It has just been announced that an IBM Researcher has solved a thorny mathematical problem that has confounded scientists since the invention of public-key encryption several decades ago. The breakthrough makes possible the deep and unlimited analysis of
encrypted information – data that has been intentionally scrambled -- without sacrificing confidentiality.
This has massive implications for the financial services sector.
1) Multinational regulatory supervision: Any effective multinational regulatory entity is going to need to process complex analytics on confidential data from multiple sources and multiple regulatory domains. Until now individual national privacy and data
protection laws have prevented any pooling of data across regulatory boundaries for this purpose.
2) Cloud computing: it strengthen the business model of "cloud computing," where a computer vendor is entrusted to host the confidential data of others in a ubiquitous Internet presence. It might better enable a cloud computing vendor to perform computations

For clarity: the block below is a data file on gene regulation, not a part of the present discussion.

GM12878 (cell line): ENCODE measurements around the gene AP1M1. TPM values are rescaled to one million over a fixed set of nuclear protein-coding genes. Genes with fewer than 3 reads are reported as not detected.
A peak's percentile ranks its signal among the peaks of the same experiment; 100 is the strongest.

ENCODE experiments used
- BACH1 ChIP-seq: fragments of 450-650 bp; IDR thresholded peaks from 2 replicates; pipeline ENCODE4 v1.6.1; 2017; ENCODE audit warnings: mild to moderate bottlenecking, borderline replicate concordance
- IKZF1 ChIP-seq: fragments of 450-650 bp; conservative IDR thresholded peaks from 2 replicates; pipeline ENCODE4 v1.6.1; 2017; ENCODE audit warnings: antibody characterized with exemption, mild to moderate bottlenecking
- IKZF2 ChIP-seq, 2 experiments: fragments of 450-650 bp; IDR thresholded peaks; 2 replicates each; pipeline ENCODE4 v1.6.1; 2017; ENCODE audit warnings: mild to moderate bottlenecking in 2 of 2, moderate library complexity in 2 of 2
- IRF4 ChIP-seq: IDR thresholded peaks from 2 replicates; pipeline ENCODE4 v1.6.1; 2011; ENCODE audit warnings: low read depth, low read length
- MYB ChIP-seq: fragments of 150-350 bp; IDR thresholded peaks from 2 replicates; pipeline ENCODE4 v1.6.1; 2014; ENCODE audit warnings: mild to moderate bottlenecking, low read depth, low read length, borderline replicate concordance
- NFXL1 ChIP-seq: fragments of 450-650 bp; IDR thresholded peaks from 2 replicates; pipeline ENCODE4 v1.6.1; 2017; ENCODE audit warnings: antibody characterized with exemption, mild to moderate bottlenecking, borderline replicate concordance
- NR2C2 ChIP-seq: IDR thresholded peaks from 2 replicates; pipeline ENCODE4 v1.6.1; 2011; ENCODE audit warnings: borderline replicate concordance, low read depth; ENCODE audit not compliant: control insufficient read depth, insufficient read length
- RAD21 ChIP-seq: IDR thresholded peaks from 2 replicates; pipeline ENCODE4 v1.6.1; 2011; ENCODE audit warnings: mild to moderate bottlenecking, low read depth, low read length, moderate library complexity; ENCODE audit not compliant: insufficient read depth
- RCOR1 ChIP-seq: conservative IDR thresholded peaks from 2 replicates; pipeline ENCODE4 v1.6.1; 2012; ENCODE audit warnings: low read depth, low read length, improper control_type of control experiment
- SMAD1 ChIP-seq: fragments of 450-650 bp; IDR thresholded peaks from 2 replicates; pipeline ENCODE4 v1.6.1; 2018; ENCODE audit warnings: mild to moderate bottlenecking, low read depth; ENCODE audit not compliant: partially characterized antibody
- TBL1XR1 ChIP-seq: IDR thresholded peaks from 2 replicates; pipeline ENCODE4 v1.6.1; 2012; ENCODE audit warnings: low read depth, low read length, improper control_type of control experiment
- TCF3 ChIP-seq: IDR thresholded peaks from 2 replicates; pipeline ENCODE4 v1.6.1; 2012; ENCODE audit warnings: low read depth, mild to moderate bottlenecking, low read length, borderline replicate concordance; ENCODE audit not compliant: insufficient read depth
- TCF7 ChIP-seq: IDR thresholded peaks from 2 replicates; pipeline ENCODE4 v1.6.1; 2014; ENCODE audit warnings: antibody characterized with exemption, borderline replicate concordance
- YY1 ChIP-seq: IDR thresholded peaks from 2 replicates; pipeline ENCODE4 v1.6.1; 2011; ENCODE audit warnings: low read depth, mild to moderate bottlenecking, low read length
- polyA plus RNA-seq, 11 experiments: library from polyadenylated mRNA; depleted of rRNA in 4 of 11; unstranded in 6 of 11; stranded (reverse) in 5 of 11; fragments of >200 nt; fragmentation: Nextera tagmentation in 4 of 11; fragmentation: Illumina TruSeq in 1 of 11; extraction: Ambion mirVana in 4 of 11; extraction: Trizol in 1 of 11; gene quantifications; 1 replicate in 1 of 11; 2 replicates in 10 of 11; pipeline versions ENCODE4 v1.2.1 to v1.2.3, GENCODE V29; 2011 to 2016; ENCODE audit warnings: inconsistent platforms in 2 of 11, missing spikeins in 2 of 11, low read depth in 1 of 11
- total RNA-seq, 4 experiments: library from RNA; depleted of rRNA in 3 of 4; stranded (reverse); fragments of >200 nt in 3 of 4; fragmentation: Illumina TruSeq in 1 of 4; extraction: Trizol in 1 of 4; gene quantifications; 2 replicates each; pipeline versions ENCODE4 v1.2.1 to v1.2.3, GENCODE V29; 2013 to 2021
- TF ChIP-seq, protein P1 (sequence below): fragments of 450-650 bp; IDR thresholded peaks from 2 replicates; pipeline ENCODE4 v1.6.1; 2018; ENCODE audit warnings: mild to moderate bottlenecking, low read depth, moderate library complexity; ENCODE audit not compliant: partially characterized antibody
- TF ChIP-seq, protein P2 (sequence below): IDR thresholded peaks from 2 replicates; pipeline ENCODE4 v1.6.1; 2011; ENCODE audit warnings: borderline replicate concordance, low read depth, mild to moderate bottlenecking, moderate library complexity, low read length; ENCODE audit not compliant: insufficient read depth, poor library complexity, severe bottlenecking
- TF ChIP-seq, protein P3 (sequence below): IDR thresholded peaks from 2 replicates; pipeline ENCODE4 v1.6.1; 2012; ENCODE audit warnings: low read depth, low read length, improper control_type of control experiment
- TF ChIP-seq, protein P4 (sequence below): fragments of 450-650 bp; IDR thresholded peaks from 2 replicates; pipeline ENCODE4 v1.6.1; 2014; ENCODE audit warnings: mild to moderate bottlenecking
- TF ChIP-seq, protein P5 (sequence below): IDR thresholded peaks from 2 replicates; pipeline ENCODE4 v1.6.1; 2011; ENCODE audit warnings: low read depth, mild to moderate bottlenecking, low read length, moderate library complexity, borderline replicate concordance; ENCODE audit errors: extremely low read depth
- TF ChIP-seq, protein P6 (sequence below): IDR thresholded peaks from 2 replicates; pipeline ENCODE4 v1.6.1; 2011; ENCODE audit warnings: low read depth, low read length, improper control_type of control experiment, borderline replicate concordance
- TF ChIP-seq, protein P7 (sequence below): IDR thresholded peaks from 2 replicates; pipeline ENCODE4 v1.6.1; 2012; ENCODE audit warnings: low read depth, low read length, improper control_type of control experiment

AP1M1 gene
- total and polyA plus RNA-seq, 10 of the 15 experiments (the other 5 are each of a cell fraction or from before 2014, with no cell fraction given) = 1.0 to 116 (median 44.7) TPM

on clients' data at their request, such as analyzing sales patterns, without exposing the original data.
Coincidentally IBM launched a servey only yesterday (reported here at Finextra) that was conducted by IBM, in conjunction with the Securities Industry and Financial Markets Association (SIFMA), to better understand attitudes toward both recent business and
IT challenges in the industry and the priorities for future IT spending, given current market conditions. The survey reveals a significant increase in the level of interest in new technologies and computing models, in particular cloud computing, as firms seek
to overcome budgetary restrictions and skills shortages.
Will this be enough though to finally herald the dawn of widespread cloud computing adotion by banks?? What do you think?